$\newcommand{\ord}{\text{ord}}$This is a question in my book:

$G$ is an infinite Abelian group and $H=\{ a \in G \mid \ord(a) < \infty \}$ is a normal subgroup of $G$, show that $eH$ is the only element that has an finite order.

And this is my attempt:

$eH=H$ and $aH=H$ for all $a \in G$ with $\ord(a) < \infty$, because then $a \in H$. And we know $eH$ has $\ord(eH)=1$ so that is the only element with a finite order. If we take $a \in G$ and $a \notin H$, then $\ord(aH)$ is infinite. I hope this is correct!

  • $\begingroup$ you proved nothing, in fact. Read the answer below: it is clear and to the point. $\endgroup$ – DonAntonio Jun 6 '14 at 14:13

If $aH$ has finite order in $G/H$, then $(aH)^n=H$, for some $n$. This means that $a^n\in H$. By definition of $H$, there is $m$ such that $(a^n)^m=1$. Hence $a^{mn}=1$ and so $a\in H$ and $aH=H=eH$.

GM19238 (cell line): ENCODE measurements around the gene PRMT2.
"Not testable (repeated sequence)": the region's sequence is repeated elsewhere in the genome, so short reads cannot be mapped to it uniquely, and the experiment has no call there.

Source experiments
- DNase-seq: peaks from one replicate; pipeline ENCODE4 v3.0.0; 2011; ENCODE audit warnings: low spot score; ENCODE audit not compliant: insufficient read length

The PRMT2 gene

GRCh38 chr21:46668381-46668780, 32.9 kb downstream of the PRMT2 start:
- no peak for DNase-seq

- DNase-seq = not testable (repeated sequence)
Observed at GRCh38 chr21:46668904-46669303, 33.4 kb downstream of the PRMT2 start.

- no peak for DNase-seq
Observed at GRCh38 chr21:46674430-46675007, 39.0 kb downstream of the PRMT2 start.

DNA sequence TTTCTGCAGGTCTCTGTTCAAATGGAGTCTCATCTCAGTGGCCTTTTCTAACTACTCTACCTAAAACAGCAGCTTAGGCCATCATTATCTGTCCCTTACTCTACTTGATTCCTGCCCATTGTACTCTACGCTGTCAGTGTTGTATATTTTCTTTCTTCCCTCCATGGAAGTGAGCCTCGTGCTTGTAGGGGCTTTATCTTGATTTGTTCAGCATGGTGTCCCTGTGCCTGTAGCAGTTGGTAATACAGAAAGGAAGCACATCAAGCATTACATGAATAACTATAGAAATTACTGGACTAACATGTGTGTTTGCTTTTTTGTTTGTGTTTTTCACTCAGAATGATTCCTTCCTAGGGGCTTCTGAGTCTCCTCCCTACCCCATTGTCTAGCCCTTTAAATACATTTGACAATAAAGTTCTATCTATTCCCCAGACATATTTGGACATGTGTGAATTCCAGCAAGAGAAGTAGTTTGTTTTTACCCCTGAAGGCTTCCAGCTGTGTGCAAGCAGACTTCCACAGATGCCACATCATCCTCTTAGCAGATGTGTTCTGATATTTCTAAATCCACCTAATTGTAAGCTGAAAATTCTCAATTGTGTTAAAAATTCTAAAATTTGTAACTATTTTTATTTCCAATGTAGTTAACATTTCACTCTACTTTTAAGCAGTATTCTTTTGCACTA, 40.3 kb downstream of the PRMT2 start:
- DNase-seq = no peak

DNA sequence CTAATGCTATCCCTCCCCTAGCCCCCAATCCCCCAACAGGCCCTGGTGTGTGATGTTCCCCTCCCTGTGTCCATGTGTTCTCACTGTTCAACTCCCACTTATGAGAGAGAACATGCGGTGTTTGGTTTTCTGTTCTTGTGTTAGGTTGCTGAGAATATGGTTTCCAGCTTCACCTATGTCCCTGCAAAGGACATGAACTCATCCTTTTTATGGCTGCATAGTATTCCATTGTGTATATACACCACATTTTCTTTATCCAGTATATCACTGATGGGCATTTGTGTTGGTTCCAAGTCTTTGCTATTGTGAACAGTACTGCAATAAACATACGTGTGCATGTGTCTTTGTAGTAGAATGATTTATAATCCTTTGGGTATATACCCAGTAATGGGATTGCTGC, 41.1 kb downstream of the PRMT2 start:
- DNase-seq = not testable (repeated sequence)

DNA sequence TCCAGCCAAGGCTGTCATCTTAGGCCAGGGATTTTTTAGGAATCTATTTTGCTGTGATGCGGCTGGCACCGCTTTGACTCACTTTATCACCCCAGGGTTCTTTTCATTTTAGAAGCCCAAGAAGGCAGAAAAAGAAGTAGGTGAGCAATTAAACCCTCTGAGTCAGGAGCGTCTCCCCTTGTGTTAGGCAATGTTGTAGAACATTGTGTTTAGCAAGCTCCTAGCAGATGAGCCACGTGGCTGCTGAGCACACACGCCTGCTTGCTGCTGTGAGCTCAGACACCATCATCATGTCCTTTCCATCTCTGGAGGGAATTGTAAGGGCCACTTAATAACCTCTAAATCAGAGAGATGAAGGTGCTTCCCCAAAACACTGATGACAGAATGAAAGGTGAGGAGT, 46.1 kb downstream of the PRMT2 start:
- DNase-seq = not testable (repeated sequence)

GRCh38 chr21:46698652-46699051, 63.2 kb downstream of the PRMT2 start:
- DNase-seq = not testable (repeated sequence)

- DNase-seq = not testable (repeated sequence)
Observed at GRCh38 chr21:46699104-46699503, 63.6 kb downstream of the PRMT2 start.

Two remarks:

  • $H$ is called the torsion subgroup of $G$ and denoted $tor(G)$. The result says that $G/tor(G)$ is torsion-free.

  • The hypothesis that $G$ is infinite is not needed. The hypothesis that $G$ is abelian is crucial because it ensures that $H$ is a subgroup (and normal). If $G$ is not abelian, $H$ will only be a normal subset.


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